Greek Workers Protest New Round of Austerity Reforms

Posted June 28th, 2011 at 7:55 pm (UTC-5)
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Thousands of protesters clashed with Greek riot police on the streets of Athens Tuesday, the first day of a general strike protesting a new round of national austerity reforms.

The clashes took place in front of parliament, where lawmakers are considering Prime Minister George Papandreou's latest plan to raise taxes, cut government spending and sell state assets.

About 20,000 people gathered in Athens for the initially peaceful demonstrations that turned violent. At least 4,000 police officers armed with stun guns, teargas and batons fought the protesters, who hurled rocks and firebombs.

Authorities say at least 14 protesters were arrested, and that more than 20 police and nine protesters suffered injuries.

Lawmakers are due to start voting on the austerity measures on Wednesday. Greece must adopt the plan by Thursday to avoid a default on loans it received last year as part of a $156-billion international bailout, and to collect a $17 billion share of that aid.

Many protesters feel the $40 billion austerity plan imposes harsh penalties on workers and pensioners, while sparing the wealthy.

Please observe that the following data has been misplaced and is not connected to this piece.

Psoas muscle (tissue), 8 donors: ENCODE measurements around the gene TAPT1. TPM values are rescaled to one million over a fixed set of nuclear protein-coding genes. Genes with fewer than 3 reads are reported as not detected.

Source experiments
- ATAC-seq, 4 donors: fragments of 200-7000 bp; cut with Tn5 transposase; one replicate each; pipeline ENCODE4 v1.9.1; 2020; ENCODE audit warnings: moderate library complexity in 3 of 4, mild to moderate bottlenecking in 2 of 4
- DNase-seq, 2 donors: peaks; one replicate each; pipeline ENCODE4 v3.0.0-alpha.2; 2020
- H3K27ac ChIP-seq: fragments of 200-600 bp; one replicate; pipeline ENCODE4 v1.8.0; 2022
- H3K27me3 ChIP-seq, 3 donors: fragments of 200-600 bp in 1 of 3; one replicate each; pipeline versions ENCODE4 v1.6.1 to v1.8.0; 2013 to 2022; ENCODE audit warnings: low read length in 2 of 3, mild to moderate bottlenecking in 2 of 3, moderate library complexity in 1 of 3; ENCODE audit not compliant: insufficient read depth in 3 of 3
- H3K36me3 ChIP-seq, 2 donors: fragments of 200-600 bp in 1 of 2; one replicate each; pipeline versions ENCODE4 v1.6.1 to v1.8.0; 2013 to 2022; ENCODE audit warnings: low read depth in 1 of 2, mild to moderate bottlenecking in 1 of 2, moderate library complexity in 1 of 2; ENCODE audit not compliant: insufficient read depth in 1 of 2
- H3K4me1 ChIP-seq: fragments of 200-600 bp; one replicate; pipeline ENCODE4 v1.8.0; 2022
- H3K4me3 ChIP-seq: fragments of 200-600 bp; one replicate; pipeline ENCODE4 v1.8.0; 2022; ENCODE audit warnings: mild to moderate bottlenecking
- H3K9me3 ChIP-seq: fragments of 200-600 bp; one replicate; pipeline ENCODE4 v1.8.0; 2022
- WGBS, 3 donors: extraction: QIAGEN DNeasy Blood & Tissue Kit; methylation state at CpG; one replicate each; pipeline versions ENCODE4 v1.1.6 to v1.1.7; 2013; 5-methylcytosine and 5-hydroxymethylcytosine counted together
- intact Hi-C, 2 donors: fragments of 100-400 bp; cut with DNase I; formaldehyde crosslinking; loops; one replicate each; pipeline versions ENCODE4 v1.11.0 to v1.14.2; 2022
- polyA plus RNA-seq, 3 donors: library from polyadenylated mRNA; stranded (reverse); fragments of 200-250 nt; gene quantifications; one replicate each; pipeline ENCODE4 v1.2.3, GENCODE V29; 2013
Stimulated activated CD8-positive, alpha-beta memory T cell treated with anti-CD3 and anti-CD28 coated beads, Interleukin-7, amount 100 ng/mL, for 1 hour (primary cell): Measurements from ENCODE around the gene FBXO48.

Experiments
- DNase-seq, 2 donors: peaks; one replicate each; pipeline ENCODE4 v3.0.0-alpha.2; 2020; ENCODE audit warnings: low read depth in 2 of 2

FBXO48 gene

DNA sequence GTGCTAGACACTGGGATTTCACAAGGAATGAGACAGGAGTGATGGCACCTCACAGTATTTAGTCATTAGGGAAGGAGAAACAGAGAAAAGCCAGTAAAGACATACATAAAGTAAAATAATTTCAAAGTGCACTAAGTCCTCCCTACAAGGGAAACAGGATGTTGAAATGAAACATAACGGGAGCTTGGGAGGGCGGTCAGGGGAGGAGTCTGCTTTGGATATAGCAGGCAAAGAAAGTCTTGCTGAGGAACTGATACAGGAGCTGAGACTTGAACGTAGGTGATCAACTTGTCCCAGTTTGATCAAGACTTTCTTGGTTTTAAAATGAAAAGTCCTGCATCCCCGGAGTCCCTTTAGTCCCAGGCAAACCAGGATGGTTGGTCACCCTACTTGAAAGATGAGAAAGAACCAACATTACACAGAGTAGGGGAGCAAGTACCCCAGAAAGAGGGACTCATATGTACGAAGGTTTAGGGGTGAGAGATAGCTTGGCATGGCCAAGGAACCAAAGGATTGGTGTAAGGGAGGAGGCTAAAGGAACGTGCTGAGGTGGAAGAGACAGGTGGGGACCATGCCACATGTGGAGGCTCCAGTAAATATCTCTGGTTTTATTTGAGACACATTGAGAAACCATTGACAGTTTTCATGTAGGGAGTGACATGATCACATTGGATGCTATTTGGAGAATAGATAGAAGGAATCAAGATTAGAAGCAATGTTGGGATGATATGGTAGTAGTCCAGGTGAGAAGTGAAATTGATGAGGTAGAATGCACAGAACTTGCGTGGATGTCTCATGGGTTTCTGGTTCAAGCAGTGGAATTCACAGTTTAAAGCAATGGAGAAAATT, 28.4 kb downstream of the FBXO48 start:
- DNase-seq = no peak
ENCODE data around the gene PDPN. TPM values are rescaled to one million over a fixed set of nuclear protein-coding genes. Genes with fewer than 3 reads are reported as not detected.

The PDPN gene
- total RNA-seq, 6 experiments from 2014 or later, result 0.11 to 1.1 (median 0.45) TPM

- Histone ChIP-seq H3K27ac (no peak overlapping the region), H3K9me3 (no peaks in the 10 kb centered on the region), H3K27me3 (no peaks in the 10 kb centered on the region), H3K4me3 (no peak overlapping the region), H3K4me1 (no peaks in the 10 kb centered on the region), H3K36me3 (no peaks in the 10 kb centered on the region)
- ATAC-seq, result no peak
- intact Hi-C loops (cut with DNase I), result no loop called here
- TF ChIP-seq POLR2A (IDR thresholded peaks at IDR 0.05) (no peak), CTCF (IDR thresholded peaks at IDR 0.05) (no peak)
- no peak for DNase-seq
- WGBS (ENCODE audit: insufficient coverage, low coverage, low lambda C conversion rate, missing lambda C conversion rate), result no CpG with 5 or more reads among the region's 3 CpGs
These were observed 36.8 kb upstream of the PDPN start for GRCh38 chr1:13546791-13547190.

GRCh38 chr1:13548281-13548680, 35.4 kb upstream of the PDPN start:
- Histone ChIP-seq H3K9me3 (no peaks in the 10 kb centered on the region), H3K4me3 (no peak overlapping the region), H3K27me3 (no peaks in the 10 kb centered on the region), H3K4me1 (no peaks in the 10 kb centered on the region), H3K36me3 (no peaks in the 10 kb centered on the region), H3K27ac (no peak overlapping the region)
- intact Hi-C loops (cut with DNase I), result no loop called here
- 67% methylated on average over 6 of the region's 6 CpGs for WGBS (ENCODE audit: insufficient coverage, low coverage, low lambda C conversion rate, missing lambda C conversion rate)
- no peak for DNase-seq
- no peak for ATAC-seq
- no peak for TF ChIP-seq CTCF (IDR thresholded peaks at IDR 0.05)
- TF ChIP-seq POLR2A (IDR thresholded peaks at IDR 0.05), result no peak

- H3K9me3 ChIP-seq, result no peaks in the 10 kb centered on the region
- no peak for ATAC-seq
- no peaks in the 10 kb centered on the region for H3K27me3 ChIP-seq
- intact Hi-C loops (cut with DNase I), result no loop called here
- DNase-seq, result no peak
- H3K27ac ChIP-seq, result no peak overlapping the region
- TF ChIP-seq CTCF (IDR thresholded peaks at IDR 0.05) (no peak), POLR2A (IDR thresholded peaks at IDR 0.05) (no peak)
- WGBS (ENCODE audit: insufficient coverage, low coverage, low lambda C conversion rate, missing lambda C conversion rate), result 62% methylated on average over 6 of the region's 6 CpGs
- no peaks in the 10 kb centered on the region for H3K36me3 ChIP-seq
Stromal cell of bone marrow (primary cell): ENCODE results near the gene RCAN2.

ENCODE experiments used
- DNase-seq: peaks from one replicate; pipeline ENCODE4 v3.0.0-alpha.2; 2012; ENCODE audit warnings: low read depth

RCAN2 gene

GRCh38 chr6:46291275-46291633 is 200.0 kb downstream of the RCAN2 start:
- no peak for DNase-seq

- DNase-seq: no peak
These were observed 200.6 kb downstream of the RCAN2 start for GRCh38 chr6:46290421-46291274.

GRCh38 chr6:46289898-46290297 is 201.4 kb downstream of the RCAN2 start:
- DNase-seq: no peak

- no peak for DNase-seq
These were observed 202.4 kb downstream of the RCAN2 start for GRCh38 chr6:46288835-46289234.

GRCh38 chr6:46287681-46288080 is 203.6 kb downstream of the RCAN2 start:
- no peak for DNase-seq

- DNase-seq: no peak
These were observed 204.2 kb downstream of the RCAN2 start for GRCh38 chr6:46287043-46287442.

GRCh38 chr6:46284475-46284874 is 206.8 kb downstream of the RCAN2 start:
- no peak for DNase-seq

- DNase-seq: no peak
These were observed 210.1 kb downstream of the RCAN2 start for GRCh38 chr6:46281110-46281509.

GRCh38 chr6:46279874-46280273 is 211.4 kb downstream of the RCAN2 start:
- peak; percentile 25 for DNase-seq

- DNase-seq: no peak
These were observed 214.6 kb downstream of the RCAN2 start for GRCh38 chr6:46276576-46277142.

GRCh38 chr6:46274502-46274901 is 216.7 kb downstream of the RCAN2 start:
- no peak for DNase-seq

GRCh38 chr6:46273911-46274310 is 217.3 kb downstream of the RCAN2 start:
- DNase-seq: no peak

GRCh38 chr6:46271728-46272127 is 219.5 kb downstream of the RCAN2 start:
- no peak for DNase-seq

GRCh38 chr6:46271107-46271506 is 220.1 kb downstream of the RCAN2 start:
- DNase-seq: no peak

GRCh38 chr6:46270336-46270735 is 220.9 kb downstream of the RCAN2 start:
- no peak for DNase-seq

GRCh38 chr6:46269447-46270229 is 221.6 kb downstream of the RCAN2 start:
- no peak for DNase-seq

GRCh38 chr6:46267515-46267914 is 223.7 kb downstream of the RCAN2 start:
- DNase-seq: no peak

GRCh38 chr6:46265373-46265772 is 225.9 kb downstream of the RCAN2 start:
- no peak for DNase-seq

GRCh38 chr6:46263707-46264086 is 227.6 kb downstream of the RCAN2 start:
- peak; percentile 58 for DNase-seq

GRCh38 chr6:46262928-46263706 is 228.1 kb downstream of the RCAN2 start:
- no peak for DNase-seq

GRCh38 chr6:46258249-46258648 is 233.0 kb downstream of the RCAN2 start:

The strike, planned for a second day on Wednesday, has all but shut down Greece.

Transportation, schools and other services were closed Tuesday, as well as many private businesses. Hundreds of flights were canceled or rescheduled as air traffic controllers walked off the job. The air traffic controllers' union said airports would be closed for several hours again on Wednesday.

Christine Lagarde, the newly named head of the International Monetary Fund, called on opponents of Mr. Papandreou to support the austerity package, “in the spirit of national unity.”

Greece faces a debt default as early as next month unless it secures the $17 billion from last year's bailout package from the IMF and European Union. To qualify for the payment, the Greek parliament must pass the unpopular austerity measures.

EU officials have warned that Greece has no choice but to adopt the austerity plan, saying a default would be calamitous for the 17 countries that use the common euro currency and the broader world economy.